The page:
Searching for the great image
When searching for that great image online it’s easy and tempting to simply right click and copy any image you find. There is no warning signal or stop sign that appears with a message asking, “Yes, you can take this image, but should you?”
Finding images online, and then what you do with them, poses legal questions as well as ethical ones that touch upon issues of integrity and morality. The ease with which internet surfers can grab images encourages copyright infringement. It doesn’t necessarily take that much more time to search through resources that provide images that aren’t in violation of copyright law.
Creative Commons is one place where you can start. A non-profit organization that was founded by Larry Lessig, Creative Commons offers free tools that enable the sharing of images with a variety of options. Users can give permission to use their images with options like “some rights reserved.” Those seeking images can go to Creative Commons Search and find a number of resources that provide images utilizing Creative Commons licenses.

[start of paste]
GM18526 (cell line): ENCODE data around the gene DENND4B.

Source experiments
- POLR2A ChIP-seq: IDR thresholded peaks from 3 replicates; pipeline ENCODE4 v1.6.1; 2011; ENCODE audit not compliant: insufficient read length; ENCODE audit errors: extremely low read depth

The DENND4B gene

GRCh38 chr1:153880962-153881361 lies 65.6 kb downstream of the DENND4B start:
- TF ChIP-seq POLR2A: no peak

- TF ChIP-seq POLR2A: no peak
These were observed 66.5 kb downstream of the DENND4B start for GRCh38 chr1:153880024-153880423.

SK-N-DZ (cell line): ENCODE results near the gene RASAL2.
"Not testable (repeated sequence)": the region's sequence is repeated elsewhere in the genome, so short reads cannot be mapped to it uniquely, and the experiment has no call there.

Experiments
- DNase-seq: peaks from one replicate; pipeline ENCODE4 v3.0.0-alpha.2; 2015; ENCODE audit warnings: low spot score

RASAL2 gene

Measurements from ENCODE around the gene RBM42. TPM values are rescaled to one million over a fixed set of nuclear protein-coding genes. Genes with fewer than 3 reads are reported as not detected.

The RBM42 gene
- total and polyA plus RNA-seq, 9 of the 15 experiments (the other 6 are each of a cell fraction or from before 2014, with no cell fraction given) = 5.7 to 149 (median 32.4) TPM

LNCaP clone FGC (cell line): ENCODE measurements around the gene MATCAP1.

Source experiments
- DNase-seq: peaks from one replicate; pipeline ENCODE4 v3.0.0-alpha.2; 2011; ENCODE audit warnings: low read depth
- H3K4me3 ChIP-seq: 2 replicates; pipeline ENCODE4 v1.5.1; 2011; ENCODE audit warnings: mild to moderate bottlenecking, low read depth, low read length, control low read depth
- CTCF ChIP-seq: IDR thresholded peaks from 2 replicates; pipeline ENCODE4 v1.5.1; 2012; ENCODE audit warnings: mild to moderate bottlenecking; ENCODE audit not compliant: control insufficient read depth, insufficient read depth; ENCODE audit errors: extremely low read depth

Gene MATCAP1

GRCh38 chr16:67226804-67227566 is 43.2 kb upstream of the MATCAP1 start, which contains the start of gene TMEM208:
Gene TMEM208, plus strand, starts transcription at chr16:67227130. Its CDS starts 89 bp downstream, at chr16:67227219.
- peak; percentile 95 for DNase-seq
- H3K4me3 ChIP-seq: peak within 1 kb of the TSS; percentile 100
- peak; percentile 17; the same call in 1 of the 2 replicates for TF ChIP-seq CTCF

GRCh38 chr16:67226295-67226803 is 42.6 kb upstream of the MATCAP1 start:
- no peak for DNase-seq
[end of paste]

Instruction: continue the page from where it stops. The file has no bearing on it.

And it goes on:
If you decide to start where most of us do, Google, go one step further to Google’s Advanced Image Search. Here you’ll find a tool that not only let’s you search by format, language, geography, and more, but also by usage rights.
There are a number of sites that offer free stock images. A post by Smashing Magazine lists a directory of sites offering free images for both personal and commercial use. This is in addition to the plethora of stock photography sites that offer a wide range of purchasing and licensing options for both royalty free images as well as for rights managed images.
Another option internet surfers can try are images that are in the public domain. The University of California Community has a directory listing of public domain guides along with information on copyright.
The last thing that users should consider is asking for permission. If you find an image that’s copyright protected, you can ask for permission to use it. Depending on how and why you are using it, you just may find the copyright owner is happy to share the image along with a photo credit.
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